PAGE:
Indonesia remains incapable of addressing its history. Source: YouTube
Indonesian activists are making fresh calls for the international community to expose the murders of more than 500,000 alleged communists and their supporters during a period of bloodshed 50 years ago which has few parallels in the 20th century.
More people probably died in Rwanda in 1994 but that was heavily covered by the media and the killings have been trawled over since. The slaughter in Indonesia in 1965-66 largely happened below the radar and has still not been properly addressed.
Occurring against the backdrop of the Vietnam War and the wider Cold War, the bloody rise to power of General Suharto was little reported in the west. Because communists were the targets, coverage was limited and few non-Indonesians know a state-sponsored campaign was carried out on that scale and that discrimination continues today.
To paraphrase President Franklin Roosevelt, Suharto was a son of bitch, but he was “our” son of a bitch.
Security minister Luhut Panjaitan earlier this year said Indonesia must make peace with its past, but ruled out an official apology.
The massacres began in 1965 after an apparent coup which was blamed on communist officers. With parallels to the botched Turkish coup on July 15, the official response occurred so rapidly and on such a shattering scale, out of all proportion with the original action, that it cast doubt on the official account of events.
The Indonesian Community Party (PKI) was the world’s third largest communist party in 1965 with about 3 million members. No one knows how many were butchered to death.
Now Jakarta is making noises about moving towards a commission for truth and reconciliation.
“Let’s open this history together so we can all find out what has been wrong in our national system, why this nation could have the ability to commit mass killings,” said Agus Widjojo, organiser of a conference on the issue earlier this year.
Widjojo’s father was among six right-wing generals whose assassinations during the abortive coup were blamed on the PKI.
A group of officers led by a colonel in then President Sukarno’s palace guard was accused of trying to launch the coup.
It is estimated that military and religious groups killed 500,000 people as the dictator Suharto consolidated his grip. Some estimates put the number as high as 3 million.
An estimated 100,000 other victims suffered years of jail time without trial or exile on Indonesia’s more remote islands.
Descendants of communists are still banned from government jobs, despite protests from human rights groups.
Wara Aninditari, an activist from Forum 65, said all efforts to encourage a government settlement on abuses were aimed at bringing about justice for victims and survivors of the 1965-66 “tragedy”, as the mass butchery is often called in Indonesia.
It is a curious term that implies victims but no perpetrators and points to some of the issues affecting the current debate.
The demands for reconciliation had nothing to do with any attempts to bring back a communist ideology to Indonesia, as claimed by many parties, she said.
“We have no intention of putting blame on certain parties or bringing up conflicts of ideology. This is a matter of humanity, such as [providing] rehabilitation for the victims and survivors,” Wara said.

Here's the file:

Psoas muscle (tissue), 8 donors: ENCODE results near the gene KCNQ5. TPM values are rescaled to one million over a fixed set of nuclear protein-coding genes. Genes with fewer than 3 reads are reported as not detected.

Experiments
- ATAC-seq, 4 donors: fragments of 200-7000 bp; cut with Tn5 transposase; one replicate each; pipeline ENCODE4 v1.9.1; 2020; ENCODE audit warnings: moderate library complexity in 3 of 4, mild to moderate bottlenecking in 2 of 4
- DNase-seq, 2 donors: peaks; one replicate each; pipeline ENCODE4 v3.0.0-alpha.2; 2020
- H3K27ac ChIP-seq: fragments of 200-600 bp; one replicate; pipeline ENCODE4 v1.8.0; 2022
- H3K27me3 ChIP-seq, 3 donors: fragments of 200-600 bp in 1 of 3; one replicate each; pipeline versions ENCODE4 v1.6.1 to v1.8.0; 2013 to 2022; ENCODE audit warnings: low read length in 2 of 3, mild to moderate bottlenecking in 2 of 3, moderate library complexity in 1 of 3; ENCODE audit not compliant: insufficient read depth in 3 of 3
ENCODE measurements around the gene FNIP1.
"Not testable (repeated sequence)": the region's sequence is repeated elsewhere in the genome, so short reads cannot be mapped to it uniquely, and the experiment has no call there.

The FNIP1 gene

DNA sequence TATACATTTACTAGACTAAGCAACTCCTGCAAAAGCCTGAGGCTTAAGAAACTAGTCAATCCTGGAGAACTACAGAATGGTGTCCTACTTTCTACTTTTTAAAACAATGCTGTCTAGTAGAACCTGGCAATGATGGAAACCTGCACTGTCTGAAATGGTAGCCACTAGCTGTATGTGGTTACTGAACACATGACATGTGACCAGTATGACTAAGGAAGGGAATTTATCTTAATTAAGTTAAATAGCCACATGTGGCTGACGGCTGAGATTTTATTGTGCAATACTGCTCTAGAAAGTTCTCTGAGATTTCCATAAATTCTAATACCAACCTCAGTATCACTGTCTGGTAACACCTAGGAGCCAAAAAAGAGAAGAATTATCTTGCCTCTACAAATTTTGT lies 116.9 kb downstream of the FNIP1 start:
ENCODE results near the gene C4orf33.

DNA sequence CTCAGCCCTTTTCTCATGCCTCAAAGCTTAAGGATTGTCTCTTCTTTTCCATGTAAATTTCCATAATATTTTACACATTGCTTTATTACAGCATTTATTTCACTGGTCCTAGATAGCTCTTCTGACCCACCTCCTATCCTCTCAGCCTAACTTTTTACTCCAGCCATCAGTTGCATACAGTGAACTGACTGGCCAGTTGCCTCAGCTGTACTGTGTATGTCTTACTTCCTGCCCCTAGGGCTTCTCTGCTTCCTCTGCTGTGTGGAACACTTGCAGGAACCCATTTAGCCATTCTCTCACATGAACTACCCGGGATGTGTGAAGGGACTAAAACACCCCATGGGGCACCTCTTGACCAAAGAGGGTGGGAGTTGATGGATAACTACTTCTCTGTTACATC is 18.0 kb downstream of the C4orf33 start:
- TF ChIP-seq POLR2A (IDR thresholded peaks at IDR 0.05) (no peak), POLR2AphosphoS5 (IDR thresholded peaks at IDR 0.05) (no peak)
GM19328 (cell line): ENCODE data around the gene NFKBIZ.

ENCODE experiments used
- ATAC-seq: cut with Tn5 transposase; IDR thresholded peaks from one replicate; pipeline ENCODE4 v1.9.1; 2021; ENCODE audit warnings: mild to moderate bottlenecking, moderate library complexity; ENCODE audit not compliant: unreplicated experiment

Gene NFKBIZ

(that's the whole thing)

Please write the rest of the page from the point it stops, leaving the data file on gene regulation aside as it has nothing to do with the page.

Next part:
It seems bizarre that almost 27 years after the fall of the Berlin Wall that the threat of communism can still be used to justify hiding mass murder.
Last week, survivors of the “tragedy” asked the authorities to allow a UN special rapporteur to independently investigate the massacres.
Despite government inaction, the 1965 Murder Victims’ Research Foundation (YPKP 65) is now calling for a UN probe. It is unlikely Indonesia will agree. Jakarta increasingly sees itself as a major global power and big players do not normally let their domestic disputes fall under international spotlight.
Activists have also called on Washington to release its secret files on the killings.
At the time, the Americans saw Indonesia as an important partner in efforts to counter the influence of the Soviet Union and China in Southeast Asia.
Documents held in the National Security Archive of George Washington University show the extent to which the US embassy in Jakarta knew of some of the killings, AP reports.
The news agency claimed that the embassy passed lists of suspected communists to Suharto’s thugs, supplied the military with radios and secretly funded a paramilitary group linked to the killings.
The International People’s Tribunal at The Hague has ruled that Indonesia committed crimes against humanity. It said Australia, the US and Britain were complicit in the crimes by using propaganda to manipulate international opinion in favour of Suharto. The tribunal’s report said Australia and Britain “shared the US aim of seeking to bring about the overthrow of President Sukarno”.
“They continued with this policy even after it had become abundantly clear that killings were taking place on a mass and indiscriminate basis. On balance, this appears to justify the charge of complicity,” it said.
Australia’s then-prime minister Harold Holt told a meeting at the Australian-American Association in New York that “with 500,000 to one million communist sympathisers knocked off, I think it is safe to assume a reorientation has taken place”.
Suharto reversed the nationalist policies of the previous regime and opened the country to western multinationals and joined the International Monetary Fund in 1967.
It is a sobering lesson that history is written by the winners.